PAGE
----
Judging from EW reader responses to our tribute issue (#617, Sept. 28), Hollywood should rethink its decision to edit out shots of the Twin Towers in movies such as Zoolander and Spider-Man as well as television shows like Law & Order: SVU. Across the board, readers expressed their support for preserving, not erasing, images of the World Trade Center. ”Removing all references from upcoming films would be like removing all photographs of a beloved grandparent from the family photo album simply because they are no longer with us,” says Jay Rosen of New York City. ”The greatest honor one can bestow upon a person or thing is to remember.” Which we will.

Thank you for your judgment in selecting the Sept. 28 cover. I saw the attacks and the buildings collapse from my downtown office. My boyfriend died in Tower 1. Your magazine was the only one I received that did not plaster a picture of the jets crashing into the towers on its cover. When thousands of people were desperately looking for an escape, yours was the only magazine kind enough not to throw in their faces images that only deepen the wounds. VALERIE TOSCANO New York City

I enjoyed your thorough and thoughtful issue, but found theater missing. What is more emblematic of New York arts than Broadway? Rudy Giuliani, when asking New Yorkers to try and return to normalcy, specifically asked that people go out and see a show. He didn’t say see a movie, rent a DVD, or listen to a CD. Theater was deeply affected, and I think it should have been a part of this reflective edition. JOANNA SPENCER Brooklyn

I consider myself an emotional person, but the 24/7 coverage of the awful events of Sept. 11 somehow did not move me — not Dan Rather’s mini-breakdown on Letterman; not the constant replay of the second plane crashing into the WTC from every sickening angle; not the stories of courage conveyed on the celebrity-filled telethon. But you, EW, with your impassioned, well-written elegy (particularly the spectacular last-page shot of the Twin Towers in all their dawn-lit glory) helped release the tears that had been building up since that dark day. Thank you. MICHELLE FEARNLEY Denver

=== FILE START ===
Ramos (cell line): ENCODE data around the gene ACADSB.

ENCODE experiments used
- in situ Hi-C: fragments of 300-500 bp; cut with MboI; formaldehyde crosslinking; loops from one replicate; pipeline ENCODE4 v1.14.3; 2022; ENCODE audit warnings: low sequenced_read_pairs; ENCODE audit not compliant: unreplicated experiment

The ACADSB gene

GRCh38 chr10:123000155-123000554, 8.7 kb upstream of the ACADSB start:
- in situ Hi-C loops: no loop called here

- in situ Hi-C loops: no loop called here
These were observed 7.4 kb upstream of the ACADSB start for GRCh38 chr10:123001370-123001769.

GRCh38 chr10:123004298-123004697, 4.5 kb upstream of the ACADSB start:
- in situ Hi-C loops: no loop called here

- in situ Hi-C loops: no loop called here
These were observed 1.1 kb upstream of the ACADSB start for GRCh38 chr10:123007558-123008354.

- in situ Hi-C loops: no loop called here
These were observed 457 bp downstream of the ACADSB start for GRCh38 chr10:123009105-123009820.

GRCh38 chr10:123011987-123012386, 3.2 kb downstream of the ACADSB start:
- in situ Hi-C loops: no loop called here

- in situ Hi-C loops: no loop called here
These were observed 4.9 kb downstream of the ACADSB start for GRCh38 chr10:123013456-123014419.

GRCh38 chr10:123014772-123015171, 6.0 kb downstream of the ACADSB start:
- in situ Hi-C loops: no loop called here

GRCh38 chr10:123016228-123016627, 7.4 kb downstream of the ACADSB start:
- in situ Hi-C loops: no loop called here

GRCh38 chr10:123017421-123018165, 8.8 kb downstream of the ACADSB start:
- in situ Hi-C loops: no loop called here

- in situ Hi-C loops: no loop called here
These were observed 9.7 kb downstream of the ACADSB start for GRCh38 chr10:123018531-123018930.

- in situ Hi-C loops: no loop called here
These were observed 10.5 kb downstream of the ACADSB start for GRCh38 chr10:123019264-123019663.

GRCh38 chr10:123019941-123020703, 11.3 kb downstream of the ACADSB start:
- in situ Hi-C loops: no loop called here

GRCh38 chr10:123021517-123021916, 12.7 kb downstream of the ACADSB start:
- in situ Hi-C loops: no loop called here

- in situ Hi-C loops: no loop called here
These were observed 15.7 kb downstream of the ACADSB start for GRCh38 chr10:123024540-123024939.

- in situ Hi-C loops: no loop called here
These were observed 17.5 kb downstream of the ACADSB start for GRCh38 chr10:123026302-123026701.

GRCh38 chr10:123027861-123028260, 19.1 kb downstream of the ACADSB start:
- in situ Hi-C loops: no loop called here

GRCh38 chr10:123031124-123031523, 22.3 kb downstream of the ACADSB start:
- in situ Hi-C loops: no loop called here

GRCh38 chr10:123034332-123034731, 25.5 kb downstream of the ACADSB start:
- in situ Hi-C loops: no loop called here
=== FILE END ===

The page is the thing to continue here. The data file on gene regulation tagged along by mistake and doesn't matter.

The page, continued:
”How We Saw It” achieved something beyond expediency in entertainment journalism, particularly the lines ”Art is often hailed as the grandest expression of the human spirit, but we know now, if we didn’t know it before, that the grandest expression of the human spirit is whatever it takes for a man or a woman to rush back into a burning building to save more people.” That is superhuman heroism and courage, the highest art, selfless leadership by example in the face of death. And then to cap those lines with the F. Scott Fitzgerald anecdote shows a keen literary intelligence at work. As William Faulkner said in accepting the Nobel Prize for literature, ”Man will not merely endure, he will prevail.” As will our nation. JAMES NASH Gaithersburg, Md.